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July 7, 2015

July 7, 2015

Posted by **Ashley** on Sunday, March 10, 2013 at 10:00pm.

a). what would the effect on the pH be of adding 1 gram of sodium hydrogen oxalate to this buffer?

b). what would be the effect on the pH of adding 1 gram of sodium oxalate to the original buffer?

c). what would be the effect on the pH of adding 10mL of 2M sodium hydroxide to the original buffer?

d). what would be the effect on the pH of adding 100mL of 2M sodium hydroxide to the original buffer?

- chemistry -
**DrBob222**, Sunday, March 10, 2013 at 10:57pmAshley, tel me what your problem is so I will know how to answer these.

But to get you stated, if you add an acid the soln will become more acid. If you add a base the soln will become more basic.

When you say "effect" is it enough to say it becomes more acid or more basic or are you to calculate the pH at the new conditions. If the latter, I can show you how to do one of them and the others follow.

- chemistry -
**stephanie**, Sunday, March 10, 2013 at 11:01pmi am suppose to calculate the pH at the new conditions, but i am super lost. also for c and d i think you would have to figure out the moles, but then i do not know what to do from there.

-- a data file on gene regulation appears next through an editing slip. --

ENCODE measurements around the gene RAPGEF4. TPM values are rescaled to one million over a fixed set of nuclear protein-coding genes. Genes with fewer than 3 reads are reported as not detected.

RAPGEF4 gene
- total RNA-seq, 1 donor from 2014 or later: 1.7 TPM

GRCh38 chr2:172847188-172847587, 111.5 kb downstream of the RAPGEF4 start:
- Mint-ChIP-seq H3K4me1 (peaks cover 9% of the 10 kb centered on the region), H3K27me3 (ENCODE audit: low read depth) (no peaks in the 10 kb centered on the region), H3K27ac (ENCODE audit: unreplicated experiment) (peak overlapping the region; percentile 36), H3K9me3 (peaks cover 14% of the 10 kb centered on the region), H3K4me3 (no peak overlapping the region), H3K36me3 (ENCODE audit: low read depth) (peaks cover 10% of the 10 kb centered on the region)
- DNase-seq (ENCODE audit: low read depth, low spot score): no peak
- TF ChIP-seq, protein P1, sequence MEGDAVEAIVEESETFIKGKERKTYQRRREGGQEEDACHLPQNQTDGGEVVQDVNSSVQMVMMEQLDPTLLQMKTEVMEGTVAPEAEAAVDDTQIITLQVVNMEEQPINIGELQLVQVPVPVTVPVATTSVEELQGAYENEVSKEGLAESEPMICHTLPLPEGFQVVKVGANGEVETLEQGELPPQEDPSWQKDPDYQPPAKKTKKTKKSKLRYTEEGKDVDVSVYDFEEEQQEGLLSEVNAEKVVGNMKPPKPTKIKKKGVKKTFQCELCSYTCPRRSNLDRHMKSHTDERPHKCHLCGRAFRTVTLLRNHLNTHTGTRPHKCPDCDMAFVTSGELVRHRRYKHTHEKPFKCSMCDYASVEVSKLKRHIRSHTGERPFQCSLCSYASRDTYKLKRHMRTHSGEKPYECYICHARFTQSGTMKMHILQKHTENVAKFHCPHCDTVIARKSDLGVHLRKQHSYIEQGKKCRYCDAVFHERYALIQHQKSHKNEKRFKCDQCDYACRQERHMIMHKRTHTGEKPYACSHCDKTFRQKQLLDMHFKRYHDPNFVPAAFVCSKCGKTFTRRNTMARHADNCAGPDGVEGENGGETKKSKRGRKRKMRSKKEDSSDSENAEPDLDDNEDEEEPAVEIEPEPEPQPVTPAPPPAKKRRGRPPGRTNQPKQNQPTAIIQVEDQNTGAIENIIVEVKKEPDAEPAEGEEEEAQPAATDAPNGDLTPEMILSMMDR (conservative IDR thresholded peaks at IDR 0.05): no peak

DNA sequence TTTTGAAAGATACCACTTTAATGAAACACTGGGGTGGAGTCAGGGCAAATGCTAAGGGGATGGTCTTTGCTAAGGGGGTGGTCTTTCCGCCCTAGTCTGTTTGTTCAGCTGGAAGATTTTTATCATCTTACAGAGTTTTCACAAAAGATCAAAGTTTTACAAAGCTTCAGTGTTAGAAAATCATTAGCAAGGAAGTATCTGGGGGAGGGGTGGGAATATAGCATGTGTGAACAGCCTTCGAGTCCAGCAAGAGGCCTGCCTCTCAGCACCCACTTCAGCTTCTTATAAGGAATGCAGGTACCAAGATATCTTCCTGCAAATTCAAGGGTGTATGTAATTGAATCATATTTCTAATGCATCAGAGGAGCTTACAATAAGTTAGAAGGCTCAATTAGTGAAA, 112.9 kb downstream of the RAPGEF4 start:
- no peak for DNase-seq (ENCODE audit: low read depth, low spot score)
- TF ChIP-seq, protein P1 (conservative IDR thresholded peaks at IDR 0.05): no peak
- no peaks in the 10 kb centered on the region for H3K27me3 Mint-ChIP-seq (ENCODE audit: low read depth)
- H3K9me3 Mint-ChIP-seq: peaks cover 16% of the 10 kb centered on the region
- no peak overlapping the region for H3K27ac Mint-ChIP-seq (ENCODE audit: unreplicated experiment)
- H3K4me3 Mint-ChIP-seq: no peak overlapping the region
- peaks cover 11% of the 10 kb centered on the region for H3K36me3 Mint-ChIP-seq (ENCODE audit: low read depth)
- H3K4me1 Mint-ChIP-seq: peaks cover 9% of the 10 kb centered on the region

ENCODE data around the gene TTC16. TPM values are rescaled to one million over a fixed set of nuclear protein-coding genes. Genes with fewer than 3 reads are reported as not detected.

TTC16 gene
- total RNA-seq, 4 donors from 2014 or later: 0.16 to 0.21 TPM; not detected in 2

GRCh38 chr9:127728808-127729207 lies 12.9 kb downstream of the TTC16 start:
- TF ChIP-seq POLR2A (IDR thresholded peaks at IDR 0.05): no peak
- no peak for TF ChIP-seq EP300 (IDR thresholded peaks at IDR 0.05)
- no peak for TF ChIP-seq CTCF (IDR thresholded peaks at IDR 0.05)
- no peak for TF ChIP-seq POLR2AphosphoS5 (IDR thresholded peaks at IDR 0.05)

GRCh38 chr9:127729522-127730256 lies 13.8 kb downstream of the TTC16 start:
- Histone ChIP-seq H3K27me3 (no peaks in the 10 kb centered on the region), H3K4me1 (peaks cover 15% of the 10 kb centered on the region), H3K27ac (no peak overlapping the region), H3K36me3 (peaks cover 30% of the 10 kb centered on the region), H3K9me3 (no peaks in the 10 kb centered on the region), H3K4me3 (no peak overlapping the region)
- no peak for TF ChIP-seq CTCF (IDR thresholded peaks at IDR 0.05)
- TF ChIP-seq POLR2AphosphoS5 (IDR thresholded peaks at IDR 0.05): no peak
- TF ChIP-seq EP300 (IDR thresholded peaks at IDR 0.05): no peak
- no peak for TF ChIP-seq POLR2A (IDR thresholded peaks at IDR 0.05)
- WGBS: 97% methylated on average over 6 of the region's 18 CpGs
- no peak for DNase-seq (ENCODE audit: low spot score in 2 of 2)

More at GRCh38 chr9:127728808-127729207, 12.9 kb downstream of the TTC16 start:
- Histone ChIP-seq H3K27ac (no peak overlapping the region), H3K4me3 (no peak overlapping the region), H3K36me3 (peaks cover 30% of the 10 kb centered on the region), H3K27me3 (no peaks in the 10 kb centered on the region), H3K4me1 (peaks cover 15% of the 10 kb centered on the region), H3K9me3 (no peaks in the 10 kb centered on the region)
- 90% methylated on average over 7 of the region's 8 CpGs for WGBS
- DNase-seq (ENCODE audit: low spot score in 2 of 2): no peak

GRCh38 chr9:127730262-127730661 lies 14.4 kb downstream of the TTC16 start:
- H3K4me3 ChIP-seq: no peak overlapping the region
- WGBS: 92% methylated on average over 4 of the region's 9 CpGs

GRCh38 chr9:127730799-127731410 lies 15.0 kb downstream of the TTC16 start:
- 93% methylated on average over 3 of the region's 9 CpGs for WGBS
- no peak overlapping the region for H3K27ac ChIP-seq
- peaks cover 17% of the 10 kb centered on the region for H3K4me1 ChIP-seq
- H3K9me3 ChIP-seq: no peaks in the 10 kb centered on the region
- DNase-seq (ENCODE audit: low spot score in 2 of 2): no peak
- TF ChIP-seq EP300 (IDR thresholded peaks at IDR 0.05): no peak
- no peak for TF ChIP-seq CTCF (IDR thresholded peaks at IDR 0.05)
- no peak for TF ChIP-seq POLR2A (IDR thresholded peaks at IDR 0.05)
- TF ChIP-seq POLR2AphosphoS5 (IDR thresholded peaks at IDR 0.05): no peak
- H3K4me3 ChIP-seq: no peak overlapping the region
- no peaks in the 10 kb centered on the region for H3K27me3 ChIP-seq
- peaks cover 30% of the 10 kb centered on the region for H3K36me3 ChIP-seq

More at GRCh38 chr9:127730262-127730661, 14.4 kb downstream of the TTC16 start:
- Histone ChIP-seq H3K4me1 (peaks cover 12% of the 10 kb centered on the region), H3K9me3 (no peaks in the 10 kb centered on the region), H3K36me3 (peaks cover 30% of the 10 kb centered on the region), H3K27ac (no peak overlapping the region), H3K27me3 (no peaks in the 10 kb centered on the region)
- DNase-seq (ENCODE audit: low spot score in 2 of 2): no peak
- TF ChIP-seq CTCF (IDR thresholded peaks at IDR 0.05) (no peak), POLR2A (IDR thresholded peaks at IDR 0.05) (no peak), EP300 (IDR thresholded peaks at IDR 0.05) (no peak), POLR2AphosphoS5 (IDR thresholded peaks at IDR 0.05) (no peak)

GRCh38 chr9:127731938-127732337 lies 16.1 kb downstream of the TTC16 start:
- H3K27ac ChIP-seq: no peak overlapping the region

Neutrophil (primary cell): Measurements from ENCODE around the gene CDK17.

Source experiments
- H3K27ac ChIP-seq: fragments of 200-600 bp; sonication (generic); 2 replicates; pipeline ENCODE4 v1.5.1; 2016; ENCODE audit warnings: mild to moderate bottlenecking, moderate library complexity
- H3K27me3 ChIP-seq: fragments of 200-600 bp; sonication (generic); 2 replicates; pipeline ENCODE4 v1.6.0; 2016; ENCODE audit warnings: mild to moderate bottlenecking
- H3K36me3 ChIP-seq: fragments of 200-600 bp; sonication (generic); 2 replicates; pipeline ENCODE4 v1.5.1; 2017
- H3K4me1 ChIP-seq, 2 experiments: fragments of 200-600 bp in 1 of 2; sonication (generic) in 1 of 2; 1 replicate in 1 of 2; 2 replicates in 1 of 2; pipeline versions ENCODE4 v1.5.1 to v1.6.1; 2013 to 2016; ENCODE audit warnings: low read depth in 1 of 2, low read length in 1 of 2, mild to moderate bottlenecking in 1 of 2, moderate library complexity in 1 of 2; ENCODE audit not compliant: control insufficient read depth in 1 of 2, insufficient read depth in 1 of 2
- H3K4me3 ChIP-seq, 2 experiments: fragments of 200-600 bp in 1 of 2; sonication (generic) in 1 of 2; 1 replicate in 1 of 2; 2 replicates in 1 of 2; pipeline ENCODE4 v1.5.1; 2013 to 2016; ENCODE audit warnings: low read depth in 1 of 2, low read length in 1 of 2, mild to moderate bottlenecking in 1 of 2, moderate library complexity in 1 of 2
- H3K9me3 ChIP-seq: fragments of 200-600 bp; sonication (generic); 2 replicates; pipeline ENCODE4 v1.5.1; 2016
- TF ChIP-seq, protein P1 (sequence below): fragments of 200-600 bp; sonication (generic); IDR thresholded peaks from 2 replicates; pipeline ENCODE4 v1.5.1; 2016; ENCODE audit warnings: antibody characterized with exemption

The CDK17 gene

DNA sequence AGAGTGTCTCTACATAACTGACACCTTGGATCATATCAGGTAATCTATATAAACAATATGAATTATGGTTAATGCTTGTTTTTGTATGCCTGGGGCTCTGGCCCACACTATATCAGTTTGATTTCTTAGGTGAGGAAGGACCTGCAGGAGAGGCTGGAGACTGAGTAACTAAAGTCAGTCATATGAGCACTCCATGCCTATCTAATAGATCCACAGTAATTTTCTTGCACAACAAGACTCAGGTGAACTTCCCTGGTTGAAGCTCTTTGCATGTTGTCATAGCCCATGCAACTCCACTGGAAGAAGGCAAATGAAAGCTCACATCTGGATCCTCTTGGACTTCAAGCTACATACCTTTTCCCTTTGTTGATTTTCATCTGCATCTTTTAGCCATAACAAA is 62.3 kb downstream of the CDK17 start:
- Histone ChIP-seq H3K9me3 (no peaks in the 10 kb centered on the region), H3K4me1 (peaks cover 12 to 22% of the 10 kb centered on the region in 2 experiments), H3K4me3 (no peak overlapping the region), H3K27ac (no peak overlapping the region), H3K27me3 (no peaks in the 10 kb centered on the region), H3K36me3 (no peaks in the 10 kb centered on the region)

- chemistry -
**Ashley**, Sunday, March 10, 2013 at 11:04pmi am suppose to calculate the pH at the new conditions, but i am super lost. also for c and d i think you would have to figure out the moles, but then i do not know what to do from there.

- chemistry -
**DrBob222**, Sunday, March 10, 2013 at 11:33pmThanks.

You have 1L of a 1 M solution of NaHC2O4 and Na2C2O4 a a pH = 4.0

a. You add 1g NaHC2O4 to this.

First you must calculate what you have in the buffer. You do this as follows:

base(B) + acid(A) = 1M

That's two unknowns so you need a second equation. That one is

pH = pK2 (for H2C2O4) + log (B)/(A)

4.0 = 4.27 + log(B)/(A)

Look up pK2 for H2C2O4 and use that value from your notes/text and not the one above. Texts differ and mine is several years old.

There are your two equations in two unknowns. Solve for A and B.

Then add the 1 g (converted to mols and M of course) NaHC2O4

Here is what I get.

4.0 = 4.27 + log b/a

b/a = 0.513 pr b = 0.513a

Then

a + b = 1

a + 0.513a = 1

1.513a = 1

a = 0.661 M

b = 1-0.661 = 0.339 M

Therefore, the original solution consists of 1L of 0.661M NaHC2O4 and 0.339M Na2C2O4. You may obtain slightly different numbers if you use a different pKa2 than I used above. Check my work. The a part of the problem follows:

1g NaHC2O4 = 1/molar mass = approximately 0.00893 in 1L which makes 0.00893M.(It appears I added molarity; actually I multiplied 1L x M, added moles, and divided by 1L which is the same as adding molarities). We had 0.661M NaHC2O4. Total mols/L = 0.661+0.00893 = 0.670

(It may appear I added molarity; actually I multiplied 1L x M, added moles, and divided by 1L which is the same as adding molarities).

pH = 4.27 + log(0.339/0.670) =3.99

Remember to redo this with your own pKa2 and check my work too.

The b part is done the same way but will be slightly more basic. The c and d parts are best worked with an ICE chart and use mols. If you need further help please explain exactly what you don't understand and show work so I can see where you're headed.

- chemistry -
**Ashley**, Tuesday, March 12, 2013 at 1:38pmfor a i got pH=3.97 and for b i got 3.99

for c and d i am stuck.